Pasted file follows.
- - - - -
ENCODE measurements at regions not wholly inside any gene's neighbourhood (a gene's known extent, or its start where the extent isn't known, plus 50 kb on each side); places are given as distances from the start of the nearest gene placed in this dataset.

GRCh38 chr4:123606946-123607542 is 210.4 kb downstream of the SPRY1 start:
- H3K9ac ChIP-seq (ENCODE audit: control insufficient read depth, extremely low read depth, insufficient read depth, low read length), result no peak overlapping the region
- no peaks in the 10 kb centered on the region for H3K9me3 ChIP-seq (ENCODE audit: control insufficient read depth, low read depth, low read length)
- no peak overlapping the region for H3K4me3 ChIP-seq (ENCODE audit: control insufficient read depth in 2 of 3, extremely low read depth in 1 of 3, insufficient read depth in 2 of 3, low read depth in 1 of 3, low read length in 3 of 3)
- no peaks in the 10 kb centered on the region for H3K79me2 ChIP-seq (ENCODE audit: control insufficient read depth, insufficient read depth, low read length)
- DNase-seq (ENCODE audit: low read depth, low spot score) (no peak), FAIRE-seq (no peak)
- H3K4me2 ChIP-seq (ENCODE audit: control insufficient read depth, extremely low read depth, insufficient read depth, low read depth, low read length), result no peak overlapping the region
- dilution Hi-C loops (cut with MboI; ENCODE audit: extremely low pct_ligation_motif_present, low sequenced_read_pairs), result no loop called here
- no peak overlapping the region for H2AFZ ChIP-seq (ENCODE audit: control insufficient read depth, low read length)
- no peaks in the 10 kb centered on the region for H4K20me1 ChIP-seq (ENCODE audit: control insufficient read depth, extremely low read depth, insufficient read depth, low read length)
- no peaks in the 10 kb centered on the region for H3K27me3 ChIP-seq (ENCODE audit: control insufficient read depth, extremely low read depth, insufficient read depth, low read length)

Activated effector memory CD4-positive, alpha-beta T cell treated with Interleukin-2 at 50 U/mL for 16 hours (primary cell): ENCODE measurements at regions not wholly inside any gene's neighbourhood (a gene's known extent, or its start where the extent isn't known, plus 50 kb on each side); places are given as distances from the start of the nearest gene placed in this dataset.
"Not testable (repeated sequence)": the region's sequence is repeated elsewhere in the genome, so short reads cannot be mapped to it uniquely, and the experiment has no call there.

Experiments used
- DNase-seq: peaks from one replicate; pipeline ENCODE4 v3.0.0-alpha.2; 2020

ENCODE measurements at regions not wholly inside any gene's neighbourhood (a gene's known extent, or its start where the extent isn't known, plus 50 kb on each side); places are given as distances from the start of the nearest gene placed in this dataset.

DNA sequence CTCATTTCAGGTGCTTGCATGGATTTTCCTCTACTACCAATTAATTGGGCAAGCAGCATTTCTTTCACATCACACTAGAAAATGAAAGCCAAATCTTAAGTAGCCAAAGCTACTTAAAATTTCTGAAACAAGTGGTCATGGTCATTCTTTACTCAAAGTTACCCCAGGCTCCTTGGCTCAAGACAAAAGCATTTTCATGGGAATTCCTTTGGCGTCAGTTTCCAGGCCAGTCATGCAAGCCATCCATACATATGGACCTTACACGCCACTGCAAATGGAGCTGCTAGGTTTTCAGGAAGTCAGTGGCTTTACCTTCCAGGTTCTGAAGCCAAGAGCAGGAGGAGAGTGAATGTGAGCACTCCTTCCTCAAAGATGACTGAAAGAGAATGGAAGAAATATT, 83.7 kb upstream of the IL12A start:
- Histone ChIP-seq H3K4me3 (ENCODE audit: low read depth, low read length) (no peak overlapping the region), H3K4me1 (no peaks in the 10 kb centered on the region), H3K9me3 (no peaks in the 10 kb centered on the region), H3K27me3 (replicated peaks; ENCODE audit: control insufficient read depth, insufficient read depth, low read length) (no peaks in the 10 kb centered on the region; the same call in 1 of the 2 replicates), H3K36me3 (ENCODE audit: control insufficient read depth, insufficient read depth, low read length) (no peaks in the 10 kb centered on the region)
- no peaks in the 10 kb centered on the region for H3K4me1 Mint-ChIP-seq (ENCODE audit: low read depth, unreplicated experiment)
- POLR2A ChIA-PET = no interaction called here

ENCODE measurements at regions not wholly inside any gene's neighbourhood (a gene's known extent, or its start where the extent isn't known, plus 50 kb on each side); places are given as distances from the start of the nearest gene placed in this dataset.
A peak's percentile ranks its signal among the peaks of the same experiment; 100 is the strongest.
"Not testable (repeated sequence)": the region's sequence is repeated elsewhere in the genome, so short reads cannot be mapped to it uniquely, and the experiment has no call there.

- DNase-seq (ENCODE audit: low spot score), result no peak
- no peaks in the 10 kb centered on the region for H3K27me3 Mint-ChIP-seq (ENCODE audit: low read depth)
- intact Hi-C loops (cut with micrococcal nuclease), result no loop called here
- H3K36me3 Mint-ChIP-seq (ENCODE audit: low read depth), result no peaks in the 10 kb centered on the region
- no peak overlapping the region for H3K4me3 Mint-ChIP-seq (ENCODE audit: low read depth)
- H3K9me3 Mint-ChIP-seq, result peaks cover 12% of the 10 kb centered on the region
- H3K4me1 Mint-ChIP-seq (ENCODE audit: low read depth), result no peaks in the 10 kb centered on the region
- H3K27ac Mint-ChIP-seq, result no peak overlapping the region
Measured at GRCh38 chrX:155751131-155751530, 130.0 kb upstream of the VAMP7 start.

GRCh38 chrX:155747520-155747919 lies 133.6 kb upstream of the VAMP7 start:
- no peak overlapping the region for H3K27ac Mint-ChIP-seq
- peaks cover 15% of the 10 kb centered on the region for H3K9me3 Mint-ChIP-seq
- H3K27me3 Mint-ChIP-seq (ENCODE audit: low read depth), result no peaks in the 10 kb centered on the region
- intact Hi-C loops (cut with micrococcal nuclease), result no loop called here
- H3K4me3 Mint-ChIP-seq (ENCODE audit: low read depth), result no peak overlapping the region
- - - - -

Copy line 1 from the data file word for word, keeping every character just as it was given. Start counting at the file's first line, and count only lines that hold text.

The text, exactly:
ENCODE measurements at regions not wholly inside any gene's neighbourhood (a gene's known extent, or its start where the extent isn't known, plus 50 kb on each side); places are given as distances from the start of the nearest gene placed in this dataset.